Legal Analysis in Revision of Vacancy Declaration

The court case delves into the nuanced legal analysis undertaken in the revision of a vacancy declaration under the Rent Control Act. The court’s scrutiny of statutory provisions and precedents exemplifies the importance of upholding legal principles in such matters. This case sets a crucial precedent in determining the court’s jurisdiction and the scope of revisional power in addressing discrepancies in occupancy declarations.


  • The original tenant filed objections to the inspection report stating that he and his family were the only occupants in the premises.
  • The Rent Control Inspector’s report indicated that there were multiple families living in the premises, not all of whom were related to the tenant.
  • Based on the report, the Rent Control Inspector declared the premises vacant on 4.6.2003.
  • The appellant and Shabbir Ahmed filed a Writ Petition challenging the declaration of vacancy.
  • The High Court allowed the Writ Petition filed by the landlords, leading to the current appeal.
  • The facts of the case revolve around the original tenant, Rashid Ahmed, who passed away leaving his son, the present appellant, as the legal heir.
  • The Rent Controller and Eviction Officer found discrepancies in the occupancy of the premises after Rashid Ahmed’s death.
  • The respondents, who were the landlords, alleged that the property had been sub-let to individuals not related to the tenant.
  • This ultimately resulted in the declaration of the suit premises as ‘vacant’ in favor of the landlords by the final order under the U.P. Act, 1972.
  • The respondents did not challenge the vacancy order and the order dated 23.8.2006 passed by the High Court.
  • The District Judge allowed the revision and set aside the vacancy order dated 4.6.2003 and the final order dated 31.5.2007.
  • The High Court noted that the judgment and order dated 23.8.2006 had not been challenged by the respondents.
  • The High Court granted liberty to challenge the order dated 4.6.2003 after the final order of release/allotment was passed.

Also Read: Presumption of Genuine Endorsements in Cheque Case


  • The High Court, exercising jurisdiction under Article 227, cannot act as an appellate court.
  • The High Court cannot interfere with findings of fact by the first appellate authority unless there is illegality or impropriety.
  • The High Court can set aside impugned orders if found to be not legal or proper under Rent Control Acts.
  • Revisional power is limited and cannot be equated with the power of reconsideration of all questions of fact.
  • The High Court should keep subordinate tribunals within their authority and ensure compliance with the law.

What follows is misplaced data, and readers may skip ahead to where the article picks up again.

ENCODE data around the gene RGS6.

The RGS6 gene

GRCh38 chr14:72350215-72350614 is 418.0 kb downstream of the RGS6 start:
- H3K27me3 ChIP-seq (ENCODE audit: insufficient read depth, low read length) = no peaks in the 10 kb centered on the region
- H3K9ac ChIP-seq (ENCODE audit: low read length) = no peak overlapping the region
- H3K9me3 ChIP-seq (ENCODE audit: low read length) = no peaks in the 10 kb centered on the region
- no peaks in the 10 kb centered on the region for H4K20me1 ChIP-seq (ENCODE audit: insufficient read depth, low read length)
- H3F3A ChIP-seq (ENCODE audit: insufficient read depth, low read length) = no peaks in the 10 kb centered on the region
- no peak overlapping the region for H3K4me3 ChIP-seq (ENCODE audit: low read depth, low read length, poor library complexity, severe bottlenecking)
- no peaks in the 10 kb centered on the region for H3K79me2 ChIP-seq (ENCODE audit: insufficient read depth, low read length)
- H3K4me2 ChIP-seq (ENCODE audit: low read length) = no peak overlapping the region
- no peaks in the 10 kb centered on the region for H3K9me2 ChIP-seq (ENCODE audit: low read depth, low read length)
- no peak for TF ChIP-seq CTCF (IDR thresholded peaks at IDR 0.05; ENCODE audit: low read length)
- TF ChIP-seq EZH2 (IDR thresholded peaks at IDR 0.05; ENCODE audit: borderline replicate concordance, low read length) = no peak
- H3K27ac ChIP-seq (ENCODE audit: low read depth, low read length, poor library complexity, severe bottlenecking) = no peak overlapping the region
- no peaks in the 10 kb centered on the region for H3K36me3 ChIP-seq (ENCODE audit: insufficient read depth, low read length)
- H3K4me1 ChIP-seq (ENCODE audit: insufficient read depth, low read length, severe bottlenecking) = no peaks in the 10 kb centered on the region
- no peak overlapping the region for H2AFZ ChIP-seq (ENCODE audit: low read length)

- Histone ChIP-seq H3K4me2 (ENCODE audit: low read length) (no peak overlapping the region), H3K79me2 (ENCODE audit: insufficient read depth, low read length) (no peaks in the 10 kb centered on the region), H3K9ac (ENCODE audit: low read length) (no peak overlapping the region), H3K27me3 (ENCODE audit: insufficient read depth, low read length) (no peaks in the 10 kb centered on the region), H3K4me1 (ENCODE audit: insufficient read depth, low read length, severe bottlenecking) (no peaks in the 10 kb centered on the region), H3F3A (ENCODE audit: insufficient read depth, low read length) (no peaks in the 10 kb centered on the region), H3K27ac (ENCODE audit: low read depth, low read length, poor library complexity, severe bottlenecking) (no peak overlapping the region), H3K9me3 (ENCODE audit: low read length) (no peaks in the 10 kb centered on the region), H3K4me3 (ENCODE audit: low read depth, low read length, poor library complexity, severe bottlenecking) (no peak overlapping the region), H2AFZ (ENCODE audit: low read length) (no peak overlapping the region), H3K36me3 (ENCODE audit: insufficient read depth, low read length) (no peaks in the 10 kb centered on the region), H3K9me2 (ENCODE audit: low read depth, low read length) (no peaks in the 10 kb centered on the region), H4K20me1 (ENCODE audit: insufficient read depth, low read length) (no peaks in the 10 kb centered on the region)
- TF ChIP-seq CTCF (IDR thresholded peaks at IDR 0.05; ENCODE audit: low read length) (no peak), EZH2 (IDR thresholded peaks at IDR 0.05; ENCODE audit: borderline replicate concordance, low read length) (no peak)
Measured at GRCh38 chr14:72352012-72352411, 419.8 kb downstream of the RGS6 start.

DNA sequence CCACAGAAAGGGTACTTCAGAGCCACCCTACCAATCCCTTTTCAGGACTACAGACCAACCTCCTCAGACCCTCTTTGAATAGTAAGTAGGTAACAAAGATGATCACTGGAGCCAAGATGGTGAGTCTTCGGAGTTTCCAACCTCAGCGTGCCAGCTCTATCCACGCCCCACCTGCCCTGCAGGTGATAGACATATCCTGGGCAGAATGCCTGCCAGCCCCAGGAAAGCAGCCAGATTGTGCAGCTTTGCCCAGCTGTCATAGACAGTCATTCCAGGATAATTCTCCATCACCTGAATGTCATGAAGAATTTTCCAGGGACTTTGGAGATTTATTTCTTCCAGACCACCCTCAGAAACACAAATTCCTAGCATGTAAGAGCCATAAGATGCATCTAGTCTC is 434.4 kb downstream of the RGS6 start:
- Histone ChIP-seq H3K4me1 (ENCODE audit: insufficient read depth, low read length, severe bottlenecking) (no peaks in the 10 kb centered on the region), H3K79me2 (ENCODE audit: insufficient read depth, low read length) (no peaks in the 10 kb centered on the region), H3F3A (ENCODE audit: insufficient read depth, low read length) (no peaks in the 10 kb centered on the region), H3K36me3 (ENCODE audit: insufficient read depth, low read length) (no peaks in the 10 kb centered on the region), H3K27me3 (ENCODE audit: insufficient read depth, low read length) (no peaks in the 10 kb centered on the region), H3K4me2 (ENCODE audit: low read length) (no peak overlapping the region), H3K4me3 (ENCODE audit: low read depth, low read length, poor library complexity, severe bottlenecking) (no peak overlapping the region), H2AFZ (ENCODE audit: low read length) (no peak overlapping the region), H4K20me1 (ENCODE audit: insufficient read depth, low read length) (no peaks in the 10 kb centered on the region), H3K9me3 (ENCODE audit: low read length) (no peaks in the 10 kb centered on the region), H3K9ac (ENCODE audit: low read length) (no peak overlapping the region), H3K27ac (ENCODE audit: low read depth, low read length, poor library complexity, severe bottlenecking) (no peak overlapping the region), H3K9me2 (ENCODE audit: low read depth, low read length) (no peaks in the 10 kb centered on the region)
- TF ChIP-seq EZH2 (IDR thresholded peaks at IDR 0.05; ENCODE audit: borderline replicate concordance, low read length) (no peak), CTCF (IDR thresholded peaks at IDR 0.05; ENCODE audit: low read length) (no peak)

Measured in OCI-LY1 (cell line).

• Revisional powers can only be used if the impugned order violates a statutory provision or suffers from misreading of evidence.
  • Liberty to challenge the vacancy order can be granted after the final order is passed under the relevant Act.
  • An order notifying vacancy is a step towards passing the final order and can be challenged accordingly.
  • The High Court’s interference in revision should be based on violation of law or binding precedents or misreading of evidence.
  • In the absence of specific provisions, challenges against interim orders can be made in proceedings leading to final orders.
  • An order notifying a vacancy, which leads to the final order of allotment, can be challenged in a proceeding taken to challenge the final order.
  • The revisional power does not allow the High Court to interfere with the factual findings of the first appellate court or authority.
  • The vacancy declaration cannot be made if a person who is not a family member is residing on the premises along with the family members of the original tenant.
  • The interpretation of the words ‘allowed to be occupied’ as per Section 12 of the U.P. Act, 1972 is crucial in determining vacancy.
  • Preliminary steps like the order declaring a vacancy can be challenged even in a revision against the final allotment order.
  • The failure to challenge the notifying vacancy order immediately does not result in the loss of the right to challenge it later in a revision against the final order of allotment.
  • Orders declaring a vacancy are significant in the process leading up to the final allotment order and can be challenged accordingly.
  • The power to rescind a final order under this sub-section does not include the power to pass an allotment order in favor of a different person than the original allottee.
  • When an order under Section 16 or Section 19 is rescinded, the District Magistrate must place the parties back in their original positions before the order was passed.
  • Section 18 of the U.P. Act, 1972 states that no appeal lies from an order under Section 16 or Section 19, but a person aggrieved by a final order can file a revision with the District Judge within fifteen days of the order.
  • Grounds for filing a revision include the District Magistrate exercising jurisdiction not vested in him by law, failing to exercise vested jurisdiction, or acting illegally or with material irregularity.
  • The revising authority can confirm, rescind, or remand the final order and may stay the operation of the order pending the revision.
  • Exercise of jurisdiction by the High court under Article 227 was unwarranted and unjustified.

Also Read: Medical Negligence and Compensation: A Landmark Decision


  • The appeal is allowed.

Also Read: Remand of Writ Petition for Restoration and Decision on Merits


Case Number: C.A. No.-002697-002697 / 2020

Click here to read/download original judgement

Leave a Reply

Your email address will not be published. Required fields are marked *